Restructuring an Insolvent Business – Case Study of Nakumatt Holdings

Mar 25, 2018

This week’s focus note is on restructuring, given the ongoing restructuring of Nakumatt Holdings.

Business restructuring refers to a process of re-organizing a company’s ownership, operational and capital structure in order to make a company more profitable or come out of insolvency. The need for corporate restructuring arises because of the change in a company’s ownership structure due to a merger or takeover, adverse economic conditions, or adverse changes in the business such as bankruptcy or buyouts. Corporate restructuring may include changes in the asset structure, liability structure or both of them, thus simultaneously reducing tensions between debt and equity holders to facilitate a prompt resolution in case the company is in a distressed situation.

A business is insolvent when its liabilities exceed its assets. However, in practice, insolvency comes about when a business cannot raise enough funds to meet its obligations, or pay debts as and when they fall due. Properly called technical insolvency, it may occur even when the value of a business’ total assets exceeds its total liabilities. Mere insolvency does not afford enough ground for lenders to petition for involuntary bankruptcy of the borrower, or force liquidation of the business.

In Kenya, before the enactment of the Insolvency Act, 2015, there existed no corporate rescue mechanisms and insolvent companies capable of being turned around would inevitably be forced into liquidation, with losses to the creditors and shareholders. The two main rescue mechanisms introduced under the Insolvency Act, 2015 include;

  1. Administration, and
  2. Company Voluntary Arrangements
  1. Administration of Insolvent Companies

Administration is a fairly new development in Kenyan Law, it was introduced by the Insolvency Act, No. 18 of 2015 as an alternative to liquidation with the following key objectives;

  1. to maintain the company as a going concern,
  2. to achieve a better outcome for the company’s creditors than liquidation would offer, and
  3. to realize the property of the company in order to make distributions to secured or preferential creditors.

The process of administration is headed by an Administrator, who may be appointed by an administration order of the court, unsecured creditors, or a company or its directors. An administrator of a company is required to perform the administrator’s functions in the interests of the company’s creditors as a whole.

Once the Administrator is appointed, they are entitled to all the records of the company and are required to present a proposal to the creditors on their plan to salvage the company. The Administrator must therefore set a date for the creditors meeting and invite all the creditors that it knows of, having had access to the books of the company. Only creditors who have filed proof of debt before 4 pm of the day before the Creditors meeting are entitled to vote at the said meeting.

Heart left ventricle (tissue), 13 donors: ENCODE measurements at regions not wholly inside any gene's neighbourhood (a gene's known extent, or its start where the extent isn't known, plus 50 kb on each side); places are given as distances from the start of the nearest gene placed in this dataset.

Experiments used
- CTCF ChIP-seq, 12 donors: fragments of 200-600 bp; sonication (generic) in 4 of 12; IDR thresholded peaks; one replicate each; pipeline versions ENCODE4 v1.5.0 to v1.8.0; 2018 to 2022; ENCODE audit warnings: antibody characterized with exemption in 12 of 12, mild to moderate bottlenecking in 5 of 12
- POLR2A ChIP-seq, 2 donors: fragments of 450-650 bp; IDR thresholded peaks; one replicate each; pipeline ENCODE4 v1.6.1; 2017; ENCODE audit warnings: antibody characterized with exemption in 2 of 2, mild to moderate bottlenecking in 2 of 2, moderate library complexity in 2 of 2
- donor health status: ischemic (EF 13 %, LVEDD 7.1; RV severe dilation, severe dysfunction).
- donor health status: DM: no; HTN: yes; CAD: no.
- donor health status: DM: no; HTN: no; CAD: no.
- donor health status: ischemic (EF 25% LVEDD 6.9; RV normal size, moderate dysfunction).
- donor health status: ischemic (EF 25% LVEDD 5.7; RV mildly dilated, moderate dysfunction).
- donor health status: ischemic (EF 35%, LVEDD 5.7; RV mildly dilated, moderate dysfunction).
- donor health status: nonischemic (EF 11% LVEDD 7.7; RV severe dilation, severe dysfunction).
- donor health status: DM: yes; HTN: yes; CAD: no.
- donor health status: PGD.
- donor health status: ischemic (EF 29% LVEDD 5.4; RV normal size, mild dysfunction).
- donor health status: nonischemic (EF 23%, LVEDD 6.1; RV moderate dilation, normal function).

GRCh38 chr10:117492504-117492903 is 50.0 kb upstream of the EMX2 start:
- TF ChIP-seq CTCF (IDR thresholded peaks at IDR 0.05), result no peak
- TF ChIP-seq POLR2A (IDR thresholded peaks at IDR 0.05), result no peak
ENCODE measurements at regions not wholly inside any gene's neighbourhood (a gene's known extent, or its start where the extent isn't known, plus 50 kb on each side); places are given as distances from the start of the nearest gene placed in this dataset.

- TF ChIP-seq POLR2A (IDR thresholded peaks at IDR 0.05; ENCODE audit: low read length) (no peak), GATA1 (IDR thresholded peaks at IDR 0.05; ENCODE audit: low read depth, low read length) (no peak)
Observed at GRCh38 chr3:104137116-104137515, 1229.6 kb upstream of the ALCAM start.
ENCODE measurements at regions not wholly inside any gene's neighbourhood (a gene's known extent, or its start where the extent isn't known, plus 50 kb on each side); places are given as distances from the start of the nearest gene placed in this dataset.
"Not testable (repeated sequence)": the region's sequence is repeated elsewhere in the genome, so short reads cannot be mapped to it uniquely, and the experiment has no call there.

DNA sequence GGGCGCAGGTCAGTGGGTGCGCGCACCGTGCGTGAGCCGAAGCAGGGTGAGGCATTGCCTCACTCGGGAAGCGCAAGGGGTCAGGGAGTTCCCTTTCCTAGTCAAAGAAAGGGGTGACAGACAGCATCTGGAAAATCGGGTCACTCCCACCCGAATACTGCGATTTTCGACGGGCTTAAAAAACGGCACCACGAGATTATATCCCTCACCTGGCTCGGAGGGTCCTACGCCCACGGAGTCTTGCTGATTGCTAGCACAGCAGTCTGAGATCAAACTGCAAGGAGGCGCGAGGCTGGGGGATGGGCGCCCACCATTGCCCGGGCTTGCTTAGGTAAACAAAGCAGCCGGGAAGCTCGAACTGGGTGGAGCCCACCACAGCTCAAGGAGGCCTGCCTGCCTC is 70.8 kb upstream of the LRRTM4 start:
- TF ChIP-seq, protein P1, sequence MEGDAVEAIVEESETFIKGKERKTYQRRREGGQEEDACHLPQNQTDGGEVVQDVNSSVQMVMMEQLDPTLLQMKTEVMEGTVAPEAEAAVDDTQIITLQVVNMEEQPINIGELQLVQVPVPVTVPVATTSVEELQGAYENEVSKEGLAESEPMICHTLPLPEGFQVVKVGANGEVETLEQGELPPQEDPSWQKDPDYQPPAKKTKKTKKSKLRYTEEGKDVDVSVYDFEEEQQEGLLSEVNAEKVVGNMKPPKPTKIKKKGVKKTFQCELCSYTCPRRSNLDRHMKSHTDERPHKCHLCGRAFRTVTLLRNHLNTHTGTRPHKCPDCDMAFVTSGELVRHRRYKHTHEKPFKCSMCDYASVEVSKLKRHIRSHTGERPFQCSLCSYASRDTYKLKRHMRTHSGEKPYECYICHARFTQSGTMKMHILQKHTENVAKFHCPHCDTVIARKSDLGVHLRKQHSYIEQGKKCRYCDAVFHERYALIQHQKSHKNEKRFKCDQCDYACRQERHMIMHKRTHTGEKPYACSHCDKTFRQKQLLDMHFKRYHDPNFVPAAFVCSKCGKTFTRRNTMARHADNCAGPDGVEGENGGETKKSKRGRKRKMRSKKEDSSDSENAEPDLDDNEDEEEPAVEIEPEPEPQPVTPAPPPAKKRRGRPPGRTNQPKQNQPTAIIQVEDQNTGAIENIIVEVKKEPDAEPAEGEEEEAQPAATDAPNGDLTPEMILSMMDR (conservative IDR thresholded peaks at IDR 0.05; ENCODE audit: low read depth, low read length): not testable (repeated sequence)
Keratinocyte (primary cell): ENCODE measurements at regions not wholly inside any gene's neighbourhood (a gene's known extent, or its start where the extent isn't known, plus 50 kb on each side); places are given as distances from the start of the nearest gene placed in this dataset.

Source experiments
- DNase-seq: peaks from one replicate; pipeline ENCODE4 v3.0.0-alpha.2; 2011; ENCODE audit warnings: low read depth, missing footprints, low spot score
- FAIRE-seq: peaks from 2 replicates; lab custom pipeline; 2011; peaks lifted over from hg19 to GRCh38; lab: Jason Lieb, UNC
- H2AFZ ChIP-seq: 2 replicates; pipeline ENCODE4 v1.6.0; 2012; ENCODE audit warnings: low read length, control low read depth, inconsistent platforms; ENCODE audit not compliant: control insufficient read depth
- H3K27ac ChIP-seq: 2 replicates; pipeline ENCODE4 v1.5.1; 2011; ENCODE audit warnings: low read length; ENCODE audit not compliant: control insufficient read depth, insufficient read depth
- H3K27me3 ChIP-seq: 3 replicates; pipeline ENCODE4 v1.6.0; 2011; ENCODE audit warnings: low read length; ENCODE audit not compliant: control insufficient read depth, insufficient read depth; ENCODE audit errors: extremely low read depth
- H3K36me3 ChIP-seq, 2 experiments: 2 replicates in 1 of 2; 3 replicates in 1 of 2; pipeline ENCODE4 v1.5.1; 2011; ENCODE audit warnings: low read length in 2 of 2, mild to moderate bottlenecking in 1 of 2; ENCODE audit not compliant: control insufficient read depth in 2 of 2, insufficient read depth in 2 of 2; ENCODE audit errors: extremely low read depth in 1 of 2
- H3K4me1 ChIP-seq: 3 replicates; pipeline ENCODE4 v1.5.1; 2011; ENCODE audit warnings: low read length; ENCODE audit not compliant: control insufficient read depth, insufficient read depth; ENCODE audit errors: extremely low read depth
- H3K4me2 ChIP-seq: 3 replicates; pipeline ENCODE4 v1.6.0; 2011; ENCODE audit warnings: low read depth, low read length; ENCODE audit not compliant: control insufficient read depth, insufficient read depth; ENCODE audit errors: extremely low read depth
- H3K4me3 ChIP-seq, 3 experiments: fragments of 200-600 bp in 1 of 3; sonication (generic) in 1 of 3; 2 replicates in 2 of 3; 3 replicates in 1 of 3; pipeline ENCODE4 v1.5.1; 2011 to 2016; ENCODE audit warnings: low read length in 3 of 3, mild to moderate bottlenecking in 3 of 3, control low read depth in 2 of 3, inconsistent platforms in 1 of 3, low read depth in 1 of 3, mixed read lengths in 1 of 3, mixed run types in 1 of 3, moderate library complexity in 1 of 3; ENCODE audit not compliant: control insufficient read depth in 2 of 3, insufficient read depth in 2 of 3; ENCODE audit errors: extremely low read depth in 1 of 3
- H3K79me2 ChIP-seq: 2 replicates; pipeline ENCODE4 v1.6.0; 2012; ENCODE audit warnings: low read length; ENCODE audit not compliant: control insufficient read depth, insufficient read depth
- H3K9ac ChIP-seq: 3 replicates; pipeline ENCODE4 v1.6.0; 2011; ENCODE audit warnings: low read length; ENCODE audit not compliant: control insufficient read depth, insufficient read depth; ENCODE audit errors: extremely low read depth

At the Creditors’ meeting, the Administrator must present their proposal to the Creditors who shall vote on it. The percentage of an individual vote shall be determined by the amount of debt owed to the creditor. The creditor may opt to either vote for the proposal without amendments, vote for the proposal with amendments, or reject the proposal altogether. The decision of the creditors meeting shall be final.

  1. Company Voluntary Arrangements

Company Voluntary Arrangements were also introduced in Kenyan law by the Insolvency Act, No. 18 of 2015. This arrangement is entered into when a company is insolvent and the directors, administrator or liquidator as the case may be, make a proposal to the company’s shareholders and its creditors on the best way to save the company from liquidation. However, there are restrictions placed on Company Voluntary Arrangements, with the arrangement not being an option in the case of the following:

  1. banking and insurance companies,
  2. companies under administration or liquidation,
  3. a company in respect of which a voluntary arrangement has been carried out,
  4. companies in public-private partnerships, and
  5. companies with liabilities of over Kshs 1 bn.

The Directors must appoint a person, who must be a licensed insolvency practitioner, to supervise the company for the process of implementing the voluntary arrangement. The Supervisor must within thirty days of the proposal or a longer period allowed by court, submit a report to the court detailing their opinion on the viability of the proposal and whether a meeting of the creditors should be called to vote on it and the date and time of such a meeting.

On the date of the creditors’ meeting, the creditors shall appoint a chairperson who shall divide the creditors into groups of secured creditors, unsecured creditors and preferential creditors. The Creditors shall then vote either to approve the proposal as is, approve it with modifications or reject it altogether. The proposal is approved if voted for by a majority of the members and a majority of each group present at the meeting. The proposal if approved shall be binding on the company and the creditors.

Case Study of Nakumatt Holdings